Dating back as far as 1798, there is evidence of the appointment of Justices of the Peace by the Governor of Jamaica on behalf of the British Crown, to administer public affairs in the Cayman Islands. This arrangement was the forerunner to today’s judiciary.
In 1811, the post of Clerk of Courts was established. In 1898, a transition took place that saw the powers of the Custos vested in a Commissioner, who combined administrative duties with those of a Judge of the Grand Court.
In 1957, a Stipendary Magistrate was appointed to perform all judicial and legal functions, which included all matters laid before the Court of Petty Session with the exception of capital offences.
Further changes took place in 1975 with the appointment of a Judge of the Grand Court (upon constitution of the Court in its modern form) and a Magistrate. At this time the Grand Court was upgraded to supreme court status, summary courts replaced the petty sessions and a Juvenile Court was established. The following year, a Chief Justice was appointed in accordance with the Grand Court Law of 1975.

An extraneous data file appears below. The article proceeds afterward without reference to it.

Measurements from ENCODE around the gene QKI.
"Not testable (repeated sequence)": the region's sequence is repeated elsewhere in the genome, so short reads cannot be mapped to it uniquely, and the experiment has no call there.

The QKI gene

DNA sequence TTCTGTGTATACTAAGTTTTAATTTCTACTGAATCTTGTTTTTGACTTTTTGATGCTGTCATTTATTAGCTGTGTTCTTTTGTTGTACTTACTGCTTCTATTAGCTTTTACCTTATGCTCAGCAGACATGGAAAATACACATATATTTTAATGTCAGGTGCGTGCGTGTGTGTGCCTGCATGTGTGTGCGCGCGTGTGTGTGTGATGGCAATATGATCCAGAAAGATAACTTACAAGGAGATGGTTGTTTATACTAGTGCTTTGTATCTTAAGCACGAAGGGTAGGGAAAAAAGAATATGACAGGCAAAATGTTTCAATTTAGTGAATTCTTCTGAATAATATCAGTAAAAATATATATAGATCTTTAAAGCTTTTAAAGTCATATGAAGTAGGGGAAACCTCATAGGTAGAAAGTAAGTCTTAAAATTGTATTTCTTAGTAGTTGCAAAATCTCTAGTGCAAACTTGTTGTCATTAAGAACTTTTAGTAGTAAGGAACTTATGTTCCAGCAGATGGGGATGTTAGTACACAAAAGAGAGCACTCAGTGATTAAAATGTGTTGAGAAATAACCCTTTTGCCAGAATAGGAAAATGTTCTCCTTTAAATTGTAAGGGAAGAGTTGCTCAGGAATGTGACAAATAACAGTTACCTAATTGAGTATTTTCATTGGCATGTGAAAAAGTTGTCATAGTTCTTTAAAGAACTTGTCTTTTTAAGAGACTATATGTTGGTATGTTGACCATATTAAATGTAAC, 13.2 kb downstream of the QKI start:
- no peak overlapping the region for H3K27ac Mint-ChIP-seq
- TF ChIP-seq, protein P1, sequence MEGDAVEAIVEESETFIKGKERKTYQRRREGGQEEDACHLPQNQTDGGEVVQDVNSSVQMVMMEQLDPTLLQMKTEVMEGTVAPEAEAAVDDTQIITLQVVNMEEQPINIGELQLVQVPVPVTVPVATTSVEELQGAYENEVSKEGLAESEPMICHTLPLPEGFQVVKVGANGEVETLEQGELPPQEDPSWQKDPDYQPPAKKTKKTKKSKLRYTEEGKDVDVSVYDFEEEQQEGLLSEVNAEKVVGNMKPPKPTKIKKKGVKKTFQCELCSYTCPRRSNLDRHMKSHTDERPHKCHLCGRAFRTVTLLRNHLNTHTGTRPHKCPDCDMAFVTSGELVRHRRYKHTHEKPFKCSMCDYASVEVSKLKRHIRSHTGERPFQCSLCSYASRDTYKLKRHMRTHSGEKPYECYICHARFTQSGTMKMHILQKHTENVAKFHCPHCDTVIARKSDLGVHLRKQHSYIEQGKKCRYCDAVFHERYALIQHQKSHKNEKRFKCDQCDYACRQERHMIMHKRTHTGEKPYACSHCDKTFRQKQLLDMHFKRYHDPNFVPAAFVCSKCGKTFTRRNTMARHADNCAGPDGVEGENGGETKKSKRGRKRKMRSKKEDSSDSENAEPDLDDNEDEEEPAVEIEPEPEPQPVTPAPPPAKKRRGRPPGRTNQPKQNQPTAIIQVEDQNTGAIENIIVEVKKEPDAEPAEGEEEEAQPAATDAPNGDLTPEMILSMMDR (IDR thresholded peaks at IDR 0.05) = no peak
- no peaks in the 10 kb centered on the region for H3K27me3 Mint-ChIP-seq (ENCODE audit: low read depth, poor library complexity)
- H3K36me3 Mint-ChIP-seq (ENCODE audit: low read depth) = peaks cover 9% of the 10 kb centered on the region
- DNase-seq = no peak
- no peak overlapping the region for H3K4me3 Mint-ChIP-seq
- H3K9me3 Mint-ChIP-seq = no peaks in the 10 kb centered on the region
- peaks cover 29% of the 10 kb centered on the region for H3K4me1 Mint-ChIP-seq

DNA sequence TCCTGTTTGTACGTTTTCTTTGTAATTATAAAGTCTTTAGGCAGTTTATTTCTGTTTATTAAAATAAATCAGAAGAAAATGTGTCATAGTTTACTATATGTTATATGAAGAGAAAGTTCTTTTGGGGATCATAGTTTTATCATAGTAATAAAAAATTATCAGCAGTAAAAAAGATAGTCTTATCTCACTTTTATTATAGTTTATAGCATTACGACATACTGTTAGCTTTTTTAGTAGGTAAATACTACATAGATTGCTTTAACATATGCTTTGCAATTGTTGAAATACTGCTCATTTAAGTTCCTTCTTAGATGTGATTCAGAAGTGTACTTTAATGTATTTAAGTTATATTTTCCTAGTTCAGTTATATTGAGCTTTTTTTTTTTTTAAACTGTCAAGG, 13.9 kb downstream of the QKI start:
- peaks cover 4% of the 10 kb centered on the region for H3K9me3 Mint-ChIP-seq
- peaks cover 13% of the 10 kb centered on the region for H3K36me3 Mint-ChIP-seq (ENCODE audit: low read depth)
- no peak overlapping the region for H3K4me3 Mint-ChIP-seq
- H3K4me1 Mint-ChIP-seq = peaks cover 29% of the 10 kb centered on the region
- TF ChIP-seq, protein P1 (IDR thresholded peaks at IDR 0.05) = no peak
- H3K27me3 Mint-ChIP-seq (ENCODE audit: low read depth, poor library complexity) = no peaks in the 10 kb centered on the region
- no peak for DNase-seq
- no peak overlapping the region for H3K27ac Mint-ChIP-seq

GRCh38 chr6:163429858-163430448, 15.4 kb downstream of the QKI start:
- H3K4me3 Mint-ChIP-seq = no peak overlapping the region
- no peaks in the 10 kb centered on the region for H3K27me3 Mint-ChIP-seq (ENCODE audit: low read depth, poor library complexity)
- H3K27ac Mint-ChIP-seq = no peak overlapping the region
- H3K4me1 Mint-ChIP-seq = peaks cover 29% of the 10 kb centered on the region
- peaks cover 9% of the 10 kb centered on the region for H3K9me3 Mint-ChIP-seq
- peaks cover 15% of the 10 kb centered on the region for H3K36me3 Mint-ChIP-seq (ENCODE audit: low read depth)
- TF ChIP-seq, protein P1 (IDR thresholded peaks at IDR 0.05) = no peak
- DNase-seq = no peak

The final and most recent change in constitution of the local courts took place in 1984, with the establishment of the Cayman Islands Court of Appeal to exercise an appellate jurisdiction formerly held by the Jamaican Court. Hence forth all judicial proceedings could be heard within the Cayman Islands, subject to a possible final appeal to the Privy Council in London.